Spain’s jobless rate has fallen for the first time in two years.
In the period from April to June, the number of unemployed Spaniards fell by 225,000.
The means 26.3 percent of the workforce was without a job – down from 27.2 percent in the first three months of the year.
The number of people who were in work rose for the first time in five years and the total jobless figure slipped below six million.
Any improvement is welcomed by the government as it bolsters their repeated claims that the economy is about to climb out of its long recession.
But the figures still make grim reading – and the Economy Minister Luis de Guindos called them “totally unacceptable”.
Youth unemployment remains extremely, high, with more than 56 percent of the country’s under 24 year olds out of work.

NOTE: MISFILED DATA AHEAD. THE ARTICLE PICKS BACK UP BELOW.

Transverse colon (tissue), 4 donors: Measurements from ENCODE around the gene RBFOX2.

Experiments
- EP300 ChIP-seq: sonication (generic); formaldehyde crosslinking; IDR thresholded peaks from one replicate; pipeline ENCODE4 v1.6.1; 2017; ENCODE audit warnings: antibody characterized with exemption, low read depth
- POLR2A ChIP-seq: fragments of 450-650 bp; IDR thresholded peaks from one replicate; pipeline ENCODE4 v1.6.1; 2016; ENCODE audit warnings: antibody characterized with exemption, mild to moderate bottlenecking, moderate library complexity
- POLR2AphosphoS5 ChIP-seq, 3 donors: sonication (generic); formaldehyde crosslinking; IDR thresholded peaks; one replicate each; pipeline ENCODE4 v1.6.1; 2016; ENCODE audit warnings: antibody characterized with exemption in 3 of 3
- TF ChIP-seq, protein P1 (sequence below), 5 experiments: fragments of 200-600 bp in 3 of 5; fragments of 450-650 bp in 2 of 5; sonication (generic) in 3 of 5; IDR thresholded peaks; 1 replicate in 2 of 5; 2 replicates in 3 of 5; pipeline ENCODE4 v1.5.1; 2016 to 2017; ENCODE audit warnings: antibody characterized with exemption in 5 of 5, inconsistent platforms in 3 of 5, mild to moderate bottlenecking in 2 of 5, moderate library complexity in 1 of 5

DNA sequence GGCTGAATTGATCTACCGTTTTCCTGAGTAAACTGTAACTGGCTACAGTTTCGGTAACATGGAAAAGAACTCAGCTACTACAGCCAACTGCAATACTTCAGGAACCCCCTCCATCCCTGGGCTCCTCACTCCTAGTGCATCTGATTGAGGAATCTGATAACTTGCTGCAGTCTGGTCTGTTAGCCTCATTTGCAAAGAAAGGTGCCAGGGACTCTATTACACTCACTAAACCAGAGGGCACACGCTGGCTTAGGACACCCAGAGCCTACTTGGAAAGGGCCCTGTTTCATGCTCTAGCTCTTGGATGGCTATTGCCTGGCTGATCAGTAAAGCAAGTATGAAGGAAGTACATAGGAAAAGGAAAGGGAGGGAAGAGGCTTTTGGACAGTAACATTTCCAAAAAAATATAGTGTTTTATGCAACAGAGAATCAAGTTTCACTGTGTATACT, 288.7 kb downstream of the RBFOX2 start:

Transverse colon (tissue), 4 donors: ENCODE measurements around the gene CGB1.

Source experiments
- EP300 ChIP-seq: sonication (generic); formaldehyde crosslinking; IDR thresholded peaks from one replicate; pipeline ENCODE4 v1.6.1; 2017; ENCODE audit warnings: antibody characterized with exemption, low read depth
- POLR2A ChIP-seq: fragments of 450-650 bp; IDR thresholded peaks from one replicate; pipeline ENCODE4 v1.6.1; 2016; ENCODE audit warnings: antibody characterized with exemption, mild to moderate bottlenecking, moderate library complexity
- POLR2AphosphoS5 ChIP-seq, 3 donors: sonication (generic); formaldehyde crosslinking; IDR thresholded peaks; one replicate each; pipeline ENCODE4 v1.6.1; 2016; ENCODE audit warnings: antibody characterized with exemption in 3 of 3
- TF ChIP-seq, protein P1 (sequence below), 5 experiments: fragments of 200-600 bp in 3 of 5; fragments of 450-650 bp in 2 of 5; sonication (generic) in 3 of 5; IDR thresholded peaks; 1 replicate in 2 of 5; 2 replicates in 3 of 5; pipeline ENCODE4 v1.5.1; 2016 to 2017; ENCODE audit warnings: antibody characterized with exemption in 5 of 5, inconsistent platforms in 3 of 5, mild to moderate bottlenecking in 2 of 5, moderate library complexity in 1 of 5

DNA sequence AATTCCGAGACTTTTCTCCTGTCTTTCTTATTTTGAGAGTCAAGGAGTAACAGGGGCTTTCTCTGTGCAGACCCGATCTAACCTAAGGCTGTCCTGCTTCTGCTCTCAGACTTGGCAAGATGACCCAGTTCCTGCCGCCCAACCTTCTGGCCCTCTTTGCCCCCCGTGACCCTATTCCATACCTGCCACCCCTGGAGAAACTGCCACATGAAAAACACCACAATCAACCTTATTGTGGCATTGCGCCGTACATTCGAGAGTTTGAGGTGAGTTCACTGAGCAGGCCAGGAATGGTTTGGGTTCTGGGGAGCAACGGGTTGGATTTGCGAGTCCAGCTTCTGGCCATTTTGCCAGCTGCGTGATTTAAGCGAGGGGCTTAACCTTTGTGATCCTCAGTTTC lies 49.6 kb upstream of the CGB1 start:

Seasonal holiday jobs accounted for most of those created.
That sector is expected to be strong this year as cash-strapped Europeans look for budget holiday destinations while avoiding Egypt and other Middle Eastern troublespots.
“The Spanish government has undertaken a bitter battle to stabilise growing unemployment, and it seems to be gaining ground,” Nancy Curtin, chief investment officer of Close Brothers Asset Management, said in a written note.
“But despite positive data in recent weeks, it’s evident that Spain is still struggling to balance austerity with growth.”
Spain is one of the eurozone’s troubled economies, subject to a bank bail out after a housing bubble there burst. But it is far stronger than others such as neighbour Portugal or Greece.
Jobs have been the main issue. The unemployment rate has risen relentlessly since 2011, with some 3.8 million people joining the jobless lines since the first quarter of 2008, the year the global financial crisis erupted and property prices collapsed.
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